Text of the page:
Just a quick one today — I realised that I haven't yet explained how to work out where the tone marks go on pinyin transliterations. First, here's a reminder of what Mandarin tone marks look like and what they mean:
- The first tone is high and sustained, indicated with a macron (e.g. 瓜/guā/gourd).
- The second tone is rising, indicated with an acute accent (e.g. 魚/yú/fish).
- The third tone is falling-then-rising, indicated with a caron (e.g. 水/shuǐ/water).
- The fourth tone is falling, indicated with a grave accent (e.g. 肉/ròu/meat).
The tone mark always goes on a vowel, never on a consonant. As for which vowel, there's a handy chart on pinyin.info, but essentially it just works like this:
- If there's an "a" or an "e", it gets the tone mark (you never get both "a" and "e" together in the same syllable).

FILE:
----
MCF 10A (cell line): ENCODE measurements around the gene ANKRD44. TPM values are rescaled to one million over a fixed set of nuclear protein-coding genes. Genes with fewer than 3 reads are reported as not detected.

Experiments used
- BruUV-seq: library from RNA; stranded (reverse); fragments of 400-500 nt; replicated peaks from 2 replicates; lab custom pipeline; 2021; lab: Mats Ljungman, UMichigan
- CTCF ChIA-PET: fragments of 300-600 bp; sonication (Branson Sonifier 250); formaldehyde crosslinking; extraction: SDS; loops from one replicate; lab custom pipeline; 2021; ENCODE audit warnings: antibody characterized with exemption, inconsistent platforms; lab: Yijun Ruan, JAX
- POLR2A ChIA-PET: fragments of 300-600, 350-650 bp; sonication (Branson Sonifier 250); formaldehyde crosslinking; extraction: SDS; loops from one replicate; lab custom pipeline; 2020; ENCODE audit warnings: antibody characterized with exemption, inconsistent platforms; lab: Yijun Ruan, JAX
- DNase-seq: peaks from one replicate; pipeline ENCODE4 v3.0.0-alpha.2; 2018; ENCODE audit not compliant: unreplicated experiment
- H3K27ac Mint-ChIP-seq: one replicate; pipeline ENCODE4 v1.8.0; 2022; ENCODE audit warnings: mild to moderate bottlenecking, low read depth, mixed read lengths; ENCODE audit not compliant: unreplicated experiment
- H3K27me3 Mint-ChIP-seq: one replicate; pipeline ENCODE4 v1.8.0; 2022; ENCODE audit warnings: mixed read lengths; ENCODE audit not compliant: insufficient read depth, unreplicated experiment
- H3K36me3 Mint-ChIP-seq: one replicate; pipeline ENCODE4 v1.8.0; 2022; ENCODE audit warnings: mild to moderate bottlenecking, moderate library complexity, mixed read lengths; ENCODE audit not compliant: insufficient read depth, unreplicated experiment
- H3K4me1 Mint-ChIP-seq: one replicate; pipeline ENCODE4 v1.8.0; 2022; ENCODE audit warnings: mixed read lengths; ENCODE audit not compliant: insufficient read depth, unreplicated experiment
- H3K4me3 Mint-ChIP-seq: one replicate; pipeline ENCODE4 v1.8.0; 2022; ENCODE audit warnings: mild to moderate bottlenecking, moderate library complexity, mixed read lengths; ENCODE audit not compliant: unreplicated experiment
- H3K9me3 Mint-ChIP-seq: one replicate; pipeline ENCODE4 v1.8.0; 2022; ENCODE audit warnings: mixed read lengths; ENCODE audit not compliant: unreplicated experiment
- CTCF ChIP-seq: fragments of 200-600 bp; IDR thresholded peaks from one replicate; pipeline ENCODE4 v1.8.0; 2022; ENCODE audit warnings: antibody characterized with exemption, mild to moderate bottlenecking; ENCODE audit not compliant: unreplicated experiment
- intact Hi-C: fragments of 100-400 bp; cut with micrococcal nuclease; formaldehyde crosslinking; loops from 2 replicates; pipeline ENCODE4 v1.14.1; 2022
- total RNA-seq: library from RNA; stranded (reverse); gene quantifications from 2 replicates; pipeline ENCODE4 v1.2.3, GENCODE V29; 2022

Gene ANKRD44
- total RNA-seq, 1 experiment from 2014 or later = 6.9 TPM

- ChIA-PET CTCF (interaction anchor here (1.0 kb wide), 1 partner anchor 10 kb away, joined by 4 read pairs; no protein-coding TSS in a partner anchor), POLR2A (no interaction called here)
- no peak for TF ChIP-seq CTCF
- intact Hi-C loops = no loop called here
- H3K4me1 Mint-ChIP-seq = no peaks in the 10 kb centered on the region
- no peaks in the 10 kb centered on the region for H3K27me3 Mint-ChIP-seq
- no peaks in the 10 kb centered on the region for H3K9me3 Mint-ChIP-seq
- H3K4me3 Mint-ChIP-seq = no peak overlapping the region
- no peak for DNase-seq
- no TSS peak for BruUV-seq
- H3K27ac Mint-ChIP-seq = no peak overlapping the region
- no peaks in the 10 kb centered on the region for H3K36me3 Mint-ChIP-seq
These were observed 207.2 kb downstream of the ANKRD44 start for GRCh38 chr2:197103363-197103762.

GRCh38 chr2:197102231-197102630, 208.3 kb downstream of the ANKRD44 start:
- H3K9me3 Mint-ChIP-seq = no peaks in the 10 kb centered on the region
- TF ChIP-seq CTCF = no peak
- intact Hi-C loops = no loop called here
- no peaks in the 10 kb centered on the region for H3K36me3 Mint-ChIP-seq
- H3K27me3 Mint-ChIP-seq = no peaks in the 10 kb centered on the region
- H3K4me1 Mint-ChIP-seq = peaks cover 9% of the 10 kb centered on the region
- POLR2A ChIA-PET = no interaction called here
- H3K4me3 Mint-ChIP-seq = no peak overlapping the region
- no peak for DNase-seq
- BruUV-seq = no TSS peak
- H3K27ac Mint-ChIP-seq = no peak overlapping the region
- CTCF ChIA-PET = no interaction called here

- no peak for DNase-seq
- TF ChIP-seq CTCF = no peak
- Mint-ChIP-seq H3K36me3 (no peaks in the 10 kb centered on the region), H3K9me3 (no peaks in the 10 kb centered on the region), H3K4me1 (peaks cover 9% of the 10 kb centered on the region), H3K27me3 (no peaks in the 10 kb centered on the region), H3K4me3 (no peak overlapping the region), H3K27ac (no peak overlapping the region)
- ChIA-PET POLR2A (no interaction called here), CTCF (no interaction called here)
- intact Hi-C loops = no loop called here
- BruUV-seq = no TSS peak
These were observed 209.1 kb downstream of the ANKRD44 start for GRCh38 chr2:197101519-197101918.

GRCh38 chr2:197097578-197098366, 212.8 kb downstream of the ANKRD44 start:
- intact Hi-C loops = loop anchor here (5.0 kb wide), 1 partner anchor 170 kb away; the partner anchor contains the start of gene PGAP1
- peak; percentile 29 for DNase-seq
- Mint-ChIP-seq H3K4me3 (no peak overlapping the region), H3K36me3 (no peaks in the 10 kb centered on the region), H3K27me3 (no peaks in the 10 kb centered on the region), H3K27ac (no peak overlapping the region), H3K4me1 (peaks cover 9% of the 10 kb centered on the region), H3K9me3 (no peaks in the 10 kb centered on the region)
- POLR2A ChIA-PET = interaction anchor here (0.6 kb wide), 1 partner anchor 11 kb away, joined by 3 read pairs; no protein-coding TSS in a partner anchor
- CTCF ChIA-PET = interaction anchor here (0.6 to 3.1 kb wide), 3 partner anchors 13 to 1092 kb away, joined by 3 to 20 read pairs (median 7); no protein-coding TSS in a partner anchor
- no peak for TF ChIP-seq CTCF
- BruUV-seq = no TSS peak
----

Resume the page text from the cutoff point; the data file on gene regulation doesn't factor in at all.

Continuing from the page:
- If there's an "ou", the "o" gets the tone mark.
- In all other cases, the final vowel gets the tone mark.
Simple! I should also note that if you can't type the accents, you can use numbers to indicate tones — for example, guā would be gua1, yú would be yu2, shuǐ would be shui3, and ròu would be rou4. The "fifth tone", or neutral/toneless tone, is written either without a number or as e.g. fu5.